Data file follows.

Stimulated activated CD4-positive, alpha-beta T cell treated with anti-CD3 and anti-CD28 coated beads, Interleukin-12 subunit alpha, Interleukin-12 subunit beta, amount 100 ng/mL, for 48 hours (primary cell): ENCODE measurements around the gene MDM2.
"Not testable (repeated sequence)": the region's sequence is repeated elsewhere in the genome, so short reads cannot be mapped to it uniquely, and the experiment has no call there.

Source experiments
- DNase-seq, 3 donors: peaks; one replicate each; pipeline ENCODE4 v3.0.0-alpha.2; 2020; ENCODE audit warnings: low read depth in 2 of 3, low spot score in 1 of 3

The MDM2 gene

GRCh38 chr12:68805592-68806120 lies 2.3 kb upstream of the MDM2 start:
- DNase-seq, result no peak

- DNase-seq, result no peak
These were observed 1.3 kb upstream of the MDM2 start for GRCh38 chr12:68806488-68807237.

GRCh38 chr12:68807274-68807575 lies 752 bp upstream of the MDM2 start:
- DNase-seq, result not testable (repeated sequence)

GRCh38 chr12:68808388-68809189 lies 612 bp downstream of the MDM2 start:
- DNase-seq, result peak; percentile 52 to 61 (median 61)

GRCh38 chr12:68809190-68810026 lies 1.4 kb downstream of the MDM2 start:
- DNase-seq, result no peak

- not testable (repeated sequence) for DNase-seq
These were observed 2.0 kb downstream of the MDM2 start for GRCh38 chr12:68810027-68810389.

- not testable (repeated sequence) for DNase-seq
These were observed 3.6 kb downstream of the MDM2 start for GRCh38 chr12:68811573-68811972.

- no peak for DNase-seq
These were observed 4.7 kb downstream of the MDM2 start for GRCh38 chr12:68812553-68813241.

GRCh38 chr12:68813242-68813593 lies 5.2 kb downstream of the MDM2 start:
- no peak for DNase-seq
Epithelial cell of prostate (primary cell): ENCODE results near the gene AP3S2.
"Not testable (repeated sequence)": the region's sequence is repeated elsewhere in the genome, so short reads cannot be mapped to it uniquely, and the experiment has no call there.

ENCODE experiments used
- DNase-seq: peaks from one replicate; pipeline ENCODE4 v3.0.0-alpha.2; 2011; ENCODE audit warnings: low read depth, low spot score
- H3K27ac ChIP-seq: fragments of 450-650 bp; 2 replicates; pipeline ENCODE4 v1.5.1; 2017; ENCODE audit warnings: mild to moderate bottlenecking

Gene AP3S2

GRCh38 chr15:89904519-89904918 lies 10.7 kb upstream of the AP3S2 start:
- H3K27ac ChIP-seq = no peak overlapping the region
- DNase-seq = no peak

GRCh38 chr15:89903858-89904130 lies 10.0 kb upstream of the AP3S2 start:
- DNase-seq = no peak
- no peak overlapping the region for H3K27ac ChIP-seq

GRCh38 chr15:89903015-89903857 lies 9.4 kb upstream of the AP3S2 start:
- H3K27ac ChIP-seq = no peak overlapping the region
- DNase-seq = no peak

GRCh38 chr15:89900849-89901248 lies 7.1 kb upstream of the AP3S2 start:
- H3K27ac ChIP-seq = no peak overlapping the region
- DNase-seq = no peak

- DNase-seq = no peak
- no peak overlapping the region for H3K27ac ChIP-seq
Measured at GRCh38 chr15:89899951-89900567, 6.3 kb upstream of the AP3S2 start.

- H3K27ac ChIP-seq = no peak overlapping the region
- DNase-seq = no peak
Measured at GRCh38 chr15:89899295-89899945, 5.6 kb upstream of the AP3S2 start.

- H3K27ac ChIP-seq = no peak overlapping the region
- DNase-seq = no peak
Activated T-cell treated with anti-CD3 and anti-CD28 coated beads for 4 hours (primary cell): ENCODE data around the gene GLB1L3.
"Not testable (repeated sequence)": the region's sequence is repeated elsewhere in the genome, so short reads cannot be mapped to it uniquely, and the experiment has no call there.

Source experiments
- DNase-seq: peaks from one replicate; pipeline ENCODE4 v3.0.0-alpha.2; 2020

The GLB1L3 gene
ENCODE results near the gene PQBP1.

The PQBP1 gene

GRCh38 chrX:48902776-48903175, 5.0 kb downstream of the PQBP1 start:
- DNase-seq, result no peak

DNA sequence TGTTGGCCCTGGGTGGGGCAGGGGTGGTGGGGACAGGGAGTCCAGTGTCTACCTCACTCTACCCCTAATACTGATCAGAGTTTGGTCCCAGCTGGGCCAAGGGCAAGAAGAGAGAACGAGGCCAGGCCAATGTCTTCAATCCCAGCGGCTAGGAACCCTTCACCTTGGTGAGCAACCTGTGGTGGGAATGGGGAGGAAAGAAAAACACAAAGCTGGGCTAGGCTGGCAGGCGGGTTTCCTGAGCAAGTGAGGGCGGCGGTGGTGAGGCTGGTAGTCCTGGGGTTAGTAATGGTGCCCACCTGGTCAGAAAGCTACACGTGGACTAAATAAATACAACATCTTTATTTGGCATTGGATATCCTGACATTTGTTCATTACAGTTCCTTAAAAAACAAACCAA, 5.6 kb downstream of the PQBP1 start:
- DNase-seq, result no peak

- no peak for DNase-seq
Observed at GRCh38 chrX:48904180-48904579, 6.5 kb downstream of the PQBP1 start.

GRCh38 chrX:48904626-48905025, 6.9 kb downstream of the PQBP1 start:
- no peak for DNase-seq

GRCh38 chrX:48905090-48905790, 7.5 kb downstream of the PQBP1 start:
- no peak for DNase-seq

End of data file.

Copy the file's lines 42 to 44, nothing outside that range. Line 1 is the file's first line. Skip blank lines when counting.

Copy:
- DNase-seq = no peak
- no peak overlapping the region for H3K27ac ChIP-seq
Measured at GRCh38 chr15:89899951-89900567, 6.3 kb upstream of the AP3S2 start.